Yesterday the FISA train came off the rails in a big way - oddly enough, right as the House was taking up railroad safety. After beginning a debate in the morning, then breaking for a short recess, the Republicans offered a particularly nasty motion to recommit (or MTR, which sends the bill back to committee for further discussion) that, through its specific wording, would have killed the Democrats' RESTORE bill right then and there. Rather than risk it, the Dems took their bill and went home.
It looks like Democratic leadership is getting squeezed from the left and the right. On the left, members are hesitant to give the administration warrantless wiretapping of Americans. Hopefully they will finally consider Congressman Rush Holt's (D-RI) simple, one-paragraph fix that will that will put the RESTORE Act back in line with the Fourth Amendment and make sure Americans get individualized warrants when they are tapped on US soil - no excuses, and no semantics about who's really the target (as if that really matters when the government is listening to your phone calls).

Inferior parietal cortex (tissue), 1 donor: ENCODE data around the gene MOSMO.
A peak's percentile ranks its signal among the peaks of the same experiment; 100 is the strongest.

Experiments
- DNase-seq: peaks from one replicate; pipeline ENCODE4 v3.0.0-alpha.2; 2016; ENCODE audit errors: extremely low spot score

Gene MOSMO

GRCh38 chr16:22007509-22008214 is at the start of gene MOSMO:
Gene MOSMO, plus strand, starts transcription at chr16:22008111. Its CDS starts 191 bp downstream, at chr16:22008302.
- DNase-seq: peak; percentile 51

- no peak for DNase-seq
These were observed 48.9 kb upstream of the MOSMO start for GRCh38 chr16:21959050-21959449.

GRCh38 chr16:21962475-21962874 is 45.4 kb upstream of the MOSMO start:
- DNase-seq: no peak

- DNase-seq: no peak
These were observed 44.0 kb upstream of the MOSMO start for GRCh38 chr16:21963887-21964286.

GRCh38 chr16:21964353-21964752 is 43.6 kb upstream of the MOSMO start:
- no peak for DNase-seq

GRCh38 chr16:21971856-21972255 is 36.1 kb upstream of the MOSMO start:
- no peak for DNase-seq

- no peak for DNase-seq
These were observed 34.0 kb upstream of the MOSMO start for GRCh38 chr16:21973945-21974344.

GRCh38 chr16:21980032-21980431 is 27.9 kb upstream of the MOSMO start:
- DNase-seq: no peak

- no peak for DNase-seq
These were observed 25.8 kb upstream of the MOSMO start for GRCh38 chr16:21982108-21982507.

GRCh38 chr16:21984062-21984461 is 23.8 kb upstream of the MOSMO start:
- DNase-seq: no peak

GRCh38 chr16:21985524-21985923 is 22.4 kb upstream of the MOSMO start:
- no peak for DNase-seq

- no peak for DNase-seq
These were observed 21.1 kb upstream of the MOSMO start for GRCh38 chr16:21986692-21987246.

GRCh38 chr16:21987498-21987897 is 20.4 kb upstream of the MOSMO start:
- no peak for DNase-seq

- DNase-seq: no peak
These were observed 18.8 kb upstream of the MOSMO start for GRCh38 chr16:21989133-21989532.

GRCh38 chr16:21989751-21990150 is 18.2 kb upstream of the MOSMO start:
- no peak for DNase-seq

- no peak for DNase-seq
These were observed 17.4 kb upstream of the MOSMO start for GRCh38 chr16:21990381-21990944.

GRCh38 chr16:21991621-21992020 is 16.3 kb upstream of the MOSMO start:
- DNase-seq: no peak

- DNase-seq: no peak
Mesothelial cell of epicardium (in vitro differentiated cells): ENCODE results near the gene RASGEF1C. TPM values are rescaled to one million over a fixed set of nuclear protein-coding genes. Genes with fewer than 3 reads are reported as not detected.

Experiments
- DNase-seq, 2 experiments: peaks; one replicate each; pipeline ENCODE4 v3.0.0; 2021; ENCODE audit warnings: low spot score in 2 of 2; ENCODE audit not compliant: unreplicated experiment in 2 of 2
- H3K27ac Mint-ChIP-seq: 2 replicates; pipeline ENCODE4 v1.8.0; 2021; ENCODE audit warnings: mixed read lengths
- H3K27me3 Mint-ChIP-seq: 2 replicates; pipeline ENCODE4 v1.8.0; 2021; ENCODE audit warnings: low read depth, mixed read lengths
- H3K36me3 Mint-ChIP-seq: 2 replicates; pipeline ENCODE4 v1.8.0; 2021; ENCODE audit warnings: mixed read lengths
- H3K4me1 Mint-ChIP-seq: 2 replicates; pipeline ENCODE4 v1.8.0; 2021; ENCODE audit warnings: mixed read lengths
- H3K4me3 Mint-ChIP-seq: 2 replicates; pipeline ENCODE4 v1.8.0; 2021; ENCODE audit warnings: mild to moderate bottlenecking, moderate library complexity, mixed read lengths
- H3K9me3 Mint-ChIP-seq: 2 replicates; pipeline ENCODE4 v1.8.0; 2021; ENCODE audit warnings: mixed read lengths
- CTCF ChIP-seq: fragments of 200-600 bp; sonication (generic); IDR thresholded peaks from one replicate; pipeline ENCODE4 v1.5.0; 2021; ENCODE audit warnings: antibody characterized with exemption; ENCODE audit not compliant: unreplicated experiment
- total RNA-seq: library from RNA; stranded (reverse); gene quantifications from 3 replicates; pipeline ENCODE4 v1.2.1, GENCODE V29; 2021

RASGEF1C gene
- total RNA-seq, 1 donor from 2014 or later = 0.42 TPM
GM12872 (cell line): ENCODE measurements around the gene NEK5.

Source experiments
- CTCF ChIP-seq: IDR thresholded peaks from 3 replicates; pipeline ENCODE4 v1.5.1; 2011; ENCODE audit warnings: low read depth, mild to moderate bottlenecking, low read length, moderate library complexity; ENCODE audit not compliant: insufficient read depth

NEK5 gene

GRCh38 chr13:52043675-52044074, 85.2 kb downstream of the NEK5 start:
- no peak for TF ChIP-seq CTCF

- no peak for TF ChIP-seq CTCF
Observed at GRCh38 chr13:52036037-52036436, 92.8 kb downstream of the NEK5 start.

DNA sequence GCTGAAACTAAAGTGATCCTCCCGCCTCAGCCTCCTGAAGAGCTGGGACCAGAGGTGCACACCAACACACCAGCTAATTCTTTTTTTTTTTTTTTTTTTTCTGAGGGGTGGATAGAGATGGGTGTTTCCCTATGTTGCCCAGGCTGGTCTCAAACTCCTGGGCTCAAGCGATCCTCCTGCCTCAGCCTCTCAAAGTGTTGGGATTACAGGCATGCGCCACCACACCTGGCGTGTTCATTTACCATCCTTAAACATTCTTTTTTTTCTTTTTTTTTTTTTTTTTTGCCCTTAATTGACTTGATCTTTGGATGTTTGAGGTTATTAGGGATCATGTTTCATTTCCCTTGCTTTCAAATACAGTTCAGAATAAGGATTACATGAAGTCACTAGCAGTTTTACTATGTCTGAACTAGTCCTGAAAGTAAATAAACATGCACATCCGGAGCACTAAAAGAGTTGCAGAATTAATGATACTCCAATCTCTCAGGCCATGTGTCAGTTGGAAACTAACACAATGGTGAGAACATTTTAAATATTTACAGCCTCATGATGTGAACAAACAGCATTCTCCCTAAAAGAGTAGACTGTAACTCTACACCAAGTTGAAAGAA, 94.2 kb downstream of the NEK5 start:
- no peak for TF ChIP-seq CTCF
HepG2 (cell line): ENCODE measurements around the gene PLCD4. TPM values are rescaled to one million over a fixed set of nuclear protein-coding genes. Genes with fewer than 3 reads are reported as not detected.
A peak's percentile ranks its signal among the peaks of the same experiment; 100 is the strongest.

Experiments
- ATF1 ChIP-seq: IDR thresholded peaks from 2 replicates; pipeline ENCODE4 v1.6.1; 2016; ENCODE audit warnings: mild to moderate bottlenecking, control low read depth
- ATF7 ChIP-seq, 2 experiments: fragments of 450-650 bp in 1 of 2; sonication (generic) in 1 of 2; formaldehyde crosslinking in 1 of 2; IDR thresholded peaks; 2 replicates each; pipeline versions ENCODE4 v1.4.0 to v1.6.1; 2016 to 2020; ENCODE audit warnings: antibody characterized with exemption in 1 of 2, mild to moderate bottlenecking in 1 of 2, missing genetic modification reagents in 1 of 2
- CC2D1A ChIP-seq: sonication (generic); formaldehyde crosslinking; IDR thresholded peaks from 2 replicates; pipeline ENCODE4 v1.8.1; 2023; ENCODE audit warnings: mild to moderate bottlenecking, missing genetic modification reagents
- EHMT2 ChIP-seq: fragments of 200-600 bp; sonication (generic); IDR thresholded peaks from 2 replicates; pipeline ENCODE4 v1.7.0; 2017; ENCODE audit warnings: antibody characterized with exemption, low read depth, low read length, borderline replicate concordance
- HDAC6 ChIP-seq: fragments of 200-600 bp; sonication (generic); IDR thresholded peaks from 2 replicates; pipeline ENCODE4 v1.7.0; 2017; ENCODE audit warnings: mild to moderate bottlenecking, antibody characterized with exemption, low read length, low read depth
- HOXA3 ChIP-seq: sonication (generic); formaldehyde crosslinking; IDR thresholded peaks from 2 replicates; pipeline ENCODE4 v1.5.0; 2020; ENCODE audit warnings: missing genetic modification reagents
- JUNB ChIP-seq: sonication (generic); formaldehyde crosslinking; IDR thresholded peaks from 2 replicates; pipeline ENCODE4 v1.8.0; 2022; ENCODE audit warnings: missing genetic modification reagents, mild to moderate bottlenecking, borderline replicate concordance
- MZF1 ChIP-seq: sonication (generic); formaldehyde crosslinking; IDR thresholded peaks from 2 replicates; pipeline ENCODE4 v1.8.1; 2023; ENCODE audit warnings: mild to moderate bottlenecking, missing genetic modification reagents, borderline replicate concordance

On the right, Motions to Recommit are the minority's right - a last ditch amendment offered on the floor right before the final vote. As currently worded, the MTR on the FISA would send the bill back to committee to consider language basically saying that nothing in the bill can prevent the government for spying in the name of terrorism. The silly thing is that before the Dems took the majority, MTRs were no big deal, and were voted down by the Republicans 99 percent of the time. They continue to plague this Dem Congress, which just can't seem to keep its most conservative members in check.
There are pretty solid rumors that telecom immunity is already in the Senate bill. And, frankly, if the language is anything like the past attempts we've seen, it's a little too broad for our taste. Instead of singling out the telecoms, it allows immunity to be granted to anyone alleged to have cooperated in the warrantless wiretapping program. Doesn't that include Mike McConnell? Alberto Gonzales? Vice President Cheney? President Bush? The Senate needs to make sure that what they allow to be in the bill doesn't have unintended consequences. When it comes to giving out get-out-of-jail-free cards, shouldn't we make the process a little more stringent than effectively flyering Pennsylvania Avenue?
Quick update - As of 3 PM today, Senator Christopher Dodd (D-Conn.) has put a hold on the Senate bill. Of course we'll be keeping a close watch on this. We'll be asking for your help, too, so watch your inboxes.